Italian researchers reach the edge of space flying aboard Virgin Galactic's rocket-powered plane

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This Thursday, June 29, 2023, image provided by Virgin Galactic shows Italian Air Force Col. Walter Villadei holding up an Italian flag as he and other Italian researchers experience a few moments of weightlessness aboard Virgin Galactic's rocket-powered spaceplane before gliding back down to Spaceport America in southern New Mexico. With the research flight complete, Virgin Galactic plans to begin commercial flights with paying ticket holders in August. (Virgin Galactic via AP)

ALBUQUERQUE, N.M. – A team of Italian researchers reached the edge of space Thursday morning, flying aboard a rocket-powered plane piloted by Virgin Galactic as the space tourism company prepares for monthly commercial flights.

The flight launched from Spaceport America in the New Mexico desert, with two Italian Air Force officers and an engineer with the National Research Council of Italy focusing on a series of microgravity experiments during their few minutes of weightlessness.

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One wore a special suit that measured biometric data and physiological responses while another conducted tests using sensors to track heart rate, brain function and other metrics while in microgravity. The third studied how certain liquids and solids mix in that very weak gravity.

Virgin Galactic livestreamed the flight on its website, showing the moment when the ship released from its carrier plane and the rocket was ignited. The entire trip — from lifting off at Spaceport America to gliding back down to the runway — took about 90 minutes. The space plane reached a peak altitude of more than 52 miles (85 kilometers).

In all, there were six aboard — two Virgin Galactic pilots, the three Italians and another Virgin Galactic employee who oversees training for passengers.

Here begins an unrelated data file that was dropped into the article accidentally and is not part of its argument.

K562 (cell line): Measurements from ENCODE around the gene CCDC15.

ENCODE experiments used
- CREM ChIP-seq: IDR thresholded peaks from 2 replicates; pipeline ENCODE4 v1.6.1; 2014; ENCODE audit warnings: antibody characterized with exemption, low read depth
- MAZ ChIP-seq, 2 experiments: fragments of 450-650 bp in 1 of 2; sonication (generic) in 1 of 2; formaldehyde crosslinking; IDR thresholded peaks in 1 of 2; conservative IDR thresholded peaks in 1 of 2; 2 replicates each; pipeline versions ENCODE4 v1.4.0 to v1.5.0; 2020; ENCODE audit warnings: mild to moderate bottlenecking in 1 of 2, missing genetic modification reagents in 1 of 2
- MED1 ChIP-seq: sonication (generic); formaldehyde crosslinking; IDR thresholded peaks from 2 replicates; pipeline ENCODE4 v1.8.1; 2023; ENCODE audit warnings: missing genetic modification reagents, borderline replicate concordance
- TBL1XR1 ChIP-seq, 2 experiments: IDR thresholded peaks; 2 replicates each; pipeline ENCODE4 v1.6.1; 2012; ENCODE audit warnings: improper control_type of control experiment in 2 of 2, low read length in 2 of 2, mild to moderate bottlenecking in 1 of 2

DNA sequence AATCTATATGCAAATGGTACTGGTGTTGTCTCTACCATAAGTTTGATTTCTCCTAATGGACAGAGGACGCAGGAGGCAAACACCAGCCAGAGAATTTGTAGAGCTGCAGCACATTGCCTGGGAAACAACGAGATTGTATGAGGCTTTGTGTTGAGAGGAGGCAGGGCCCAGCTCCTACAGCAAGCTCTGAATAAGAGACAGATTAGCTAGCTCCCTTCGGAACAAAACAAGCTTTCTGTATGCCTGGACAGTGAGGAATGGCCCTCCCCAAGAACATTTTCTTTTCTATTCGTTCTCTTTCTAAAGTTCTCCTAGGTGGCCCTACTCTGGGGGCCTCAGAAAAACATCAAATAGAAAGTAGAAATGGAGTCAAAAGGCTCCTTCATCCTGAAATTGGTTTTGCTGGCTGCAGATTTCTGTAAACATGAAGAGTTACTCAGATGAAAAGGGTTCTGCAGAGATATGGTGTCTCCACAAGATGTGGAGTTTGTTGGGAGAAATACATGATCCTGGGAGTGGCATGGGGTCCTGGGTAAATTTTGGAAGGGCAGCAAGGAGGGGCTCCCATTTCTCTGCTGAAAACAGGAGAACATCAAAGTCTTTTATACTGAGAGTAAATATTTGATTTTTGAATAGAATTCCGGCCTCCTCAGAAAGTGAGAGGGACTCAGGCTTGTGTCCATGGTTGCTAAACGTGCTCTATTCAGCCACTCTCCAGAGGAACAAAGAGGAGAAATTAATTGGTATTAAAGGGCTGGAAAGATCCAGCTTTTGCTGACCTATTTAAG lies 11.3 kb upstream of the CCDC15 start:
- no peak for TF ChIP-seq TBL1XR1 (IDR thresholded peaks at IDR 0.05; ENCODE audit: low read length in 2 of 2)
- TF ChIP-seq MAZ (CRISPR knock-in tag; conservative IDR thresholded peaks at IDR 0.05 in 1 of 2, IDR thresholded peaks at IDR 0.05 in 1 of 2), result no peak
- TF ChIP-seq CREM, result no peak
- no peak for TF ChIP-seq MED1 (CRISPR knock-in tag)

With the ship’s pilot, it marked the most Italians in space at the same time. Col. Walter Villadei, a space engineer with the Italian Air Force, celebrated by unfolding an Italian flag while weightless.

For Villadei, it was even more historic as the Italian Air Force is marking its 100th year. He said he sees commercial flight as an opportunity for more researchers to access space and to foster the development of new technologies.

“It’s a kind of changing of the mindset,” he told The Associated Press in an interview. “We are sharing the risk, we are growing up together, we are learning (from) each other — the private (sector) from the institutions and the institutions from the private (sector). This is amazing to me.”

Next up for Virgin Galactic will be the first of hundreds of ticket holders. Many have been waiting years for their chance at weightlessness and to see the curvature of the Earth. Those commercial flights are expected to begin in August and will be scheduled monthly, the company said.

Virgin Galactic has been working for years to send paying passengers on short space trips and in 2021 finally won the federal government’s approval. The company completed its final test fight in May.

The Italian research flight was initially scheduled for the fall of 2021 but Virgin Galactic at the time said it was forced to push back its timeline due to a potential defect in a component used in its flight control system. Then the company spent months upgrading its rocket ship before resuming testing in early 2023.

After reaching a specific altitude, Virgin Galactic’s space plane is released from a carrier aircraft and drops for a moment before igniting its rocket motor. The rocket shuts off once it reaches space, leaving passengers weightless before the ship then glides back to the runway at Spaceport America.

Virgin Galactic has sold about 800 tickets over the past decade, with the initial batch going for $200,000 each. Tickets now cost $450,000 per person.

The company said early fliers have already received their seat assignments.

Villadei said it was an honor to be among the first of Virgin Galactic's passengers, and while his focus was on running experiments, he did not miss the opportunity to look outside.

“The boundaries between the black of the sky and the colors of the Earth beneath us was amazing,” he said, noting that his expectations were surpassed even though he has years of training under his belt.

Villadei and his colleagues collected blood and urine samples before and after the flight as part of their numerous experiments. He said it will take months to analyze the data and the results will help to formulate new experiments aimed at better understanding microgravity.

“The future is definitely something that is going to deal with space. Space is the new frontier,” he said. “We are going to expand our knowledge and our capability to live and work and spend time in space.”

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AP videojournalist Carrie Antlfinger in Milwaukee contributed to this report.